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Position sizing based on risk

One of most popular position sizing techniques is Van Tharp risk-based method. Van Tharp defines risk as the maximum amount that can be lost in a trade. Typically you limit your loses by setting up a maximum loss stop.

The amount risked should not be confused with amount invested. If your stop is 15% away from entry price, in worst case you risk losing 15% of the position size (amount invested), not the entire amount. So risk practically means the amount of maximum loss stop.

Now, imagine that we only allow to lose 1% of entire portfolio equity in single trade. If our stop is placed 15% away, it means that to risk just 1% of entire equity we can put 1/15 part of our available equity into this trade. As we can see desired position size is inversely proportional to stop amount.

Buy CrossCMAC20 ) ); // some trading rules
Sell CrossMAC20 ), );
//
PositionRisk 1// how much (in percent of equity) we risk in single position
TradeRisk 15// trade risk in percent equals to max. loss percentage stop
PctSize 100 PositionRisk TradeRisk;
//
ApplyStopstopTypeLossstopModePercentTradeRiskTrue );
SetPositionSizePctSizespsPercentOfEquity );

Let us see how it works, say we have equity of $60,000, and we only want to risk 1% in single trade ($600). We set our protective stop to 15%. If stock entry price is say $20, we would put our protective stop at $20-15% = $17, so we will risk $3 per share. Given the fact that we want to risk only $600 in that trade, we could buy 200 shares (position risk 200 * $3 = $600). 200 shares @ $20 each gives position value of $4000. $4000 represents 6.667% of $60,000 and this is actual percentage position size we would open. As we can clearly see 6.667% is what we would get if we divide 1 (percent position risk) by 15 (percent loss amount): 1/15 = 6.667%

Instead of setting our stop as fixed percentage, we can use more sophisticated methods. For example we can adjust our maximum loss (so the risk) dynamically, using average true range, so it will get wider if stock is volatile and narrower if stock prices move in a narrow range. Say we want to set our stop to twice the amount of ATR( 20 ) at the entry bar and risk 3% of portfolio equity in a single trade:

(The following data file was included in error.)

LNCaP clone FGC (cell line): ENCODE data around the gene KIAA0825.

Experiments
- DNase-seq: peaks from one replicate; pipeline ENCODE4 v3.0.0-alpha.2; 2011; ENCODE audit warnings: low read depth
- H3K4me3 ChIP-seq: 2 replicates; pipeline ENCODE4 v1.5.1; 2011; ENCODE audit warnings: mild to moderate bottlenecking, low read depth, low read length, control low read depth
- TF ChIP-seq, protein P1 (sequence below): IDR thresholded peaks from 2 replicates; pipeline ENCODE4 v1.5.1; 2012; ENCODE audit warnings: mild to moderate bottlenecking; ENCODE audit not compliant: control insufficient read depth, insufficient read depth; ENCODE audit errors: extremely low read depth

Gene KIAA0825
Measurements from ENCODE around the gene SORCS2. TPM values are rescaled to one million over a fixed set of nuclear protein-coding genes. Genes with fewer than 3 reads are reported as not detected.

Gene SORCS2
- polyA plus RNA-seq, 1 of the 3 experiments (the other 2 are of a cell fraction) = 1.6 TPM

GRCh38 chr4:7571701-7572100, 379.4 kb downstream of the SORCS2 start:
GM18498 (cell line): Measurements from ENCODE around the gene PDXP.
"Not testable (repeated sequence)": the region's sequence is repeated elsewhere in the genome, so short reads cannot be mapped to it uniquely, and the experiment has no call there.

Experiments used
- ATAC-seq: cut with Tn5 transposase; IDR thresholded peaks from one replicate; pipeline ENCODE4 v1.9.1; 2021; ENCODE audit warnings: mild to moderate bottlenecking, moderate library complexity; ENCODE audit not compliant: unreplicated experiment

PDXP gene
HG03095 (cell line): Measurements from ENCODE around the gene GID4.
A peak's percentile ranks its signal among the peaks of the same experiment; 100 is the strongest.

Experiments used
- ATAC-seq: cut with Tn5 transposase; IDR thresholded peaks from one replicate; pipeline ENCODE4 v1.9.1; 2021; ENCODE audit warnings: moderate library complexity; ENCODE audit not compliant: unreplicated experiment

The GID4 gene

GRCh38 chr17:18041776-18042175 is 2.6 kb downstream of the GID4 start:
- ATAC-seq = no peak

Buy CrossCMAC20 ) ); // some trading rules
Sell CrossMAC20 ), );
//
RiskPerShare =  ATR20 );
ApplyStopstopTypeLossstopModePointRiskPerShareTrue );
//
// risk 3% of entire equity on single trade
PositionRisk 3;
//
// position size calculation
PctSize =  PositionRisk BuyPrice RiskPerShare;
SetPositionSizePctSizespsPercentOfEquity );

This time our maximum loss (so the risk per share) is expressed in dollars not in percents. Let us verify the above calculation. Assume that our equity is $90,000, stock price is $18, ATR(20) is $1. Now risk per share (the stop amount) equals 2 * $1 = $2, so our calculated position size (required % of equity) from the above formula would be:

PctSize = 3 * $18 / $2 = 27%

27% of $90,000 means trade size of $24,300, i.e. 1350 shares (@ $18 each). Since we risk $2 on each share, the total risk is $2 * 1350 shares = $2700, which is exactly 3% of our total equity ($90,000 * 3%).

In case of futures, we would need to take into account the fact that our position size depends on Margin Deposit, while the stop size (expressed in dollars) depends on the Point Value, so the position sizing formula would need to be modified.

Buy CrossCMAC20 ) ); // some trading rules
Sell CrossMAC20 ), );
//
RiskPerContract ATR20 );
ApplyStopstopTypeLossstopModePointRiskPerContractTrue );
//
// risk 1% of entire equity on single trade
PositionRisk 1
PctSize =  PositionRisk MarginDeposit  / ( RiskPerContract PointValue ); 
SetPositionSizePctSizespsPercentOfEquity );

Let us assume that we are trading a contract with $5000 margin deposit, point value $50, our equity is 1 million and ATR(20) is equal 5 big points. Risk per contract is then 10 big points. Now the above formula would give us:

PctSize = 1% * $5000 / ( 10 * $50 ) = 10%

10% of our 1 million equity is $100K, which allows us to buy 20 contracts (20 * $5000 each). Since our risk is 10 big points and each big point has a value of $50 we are risking 10 * $50 = $500 per contract. We have 20 contracts so entire position represents a risk 20 * $500 = $10,000 which is 1% of our 1 million equity.

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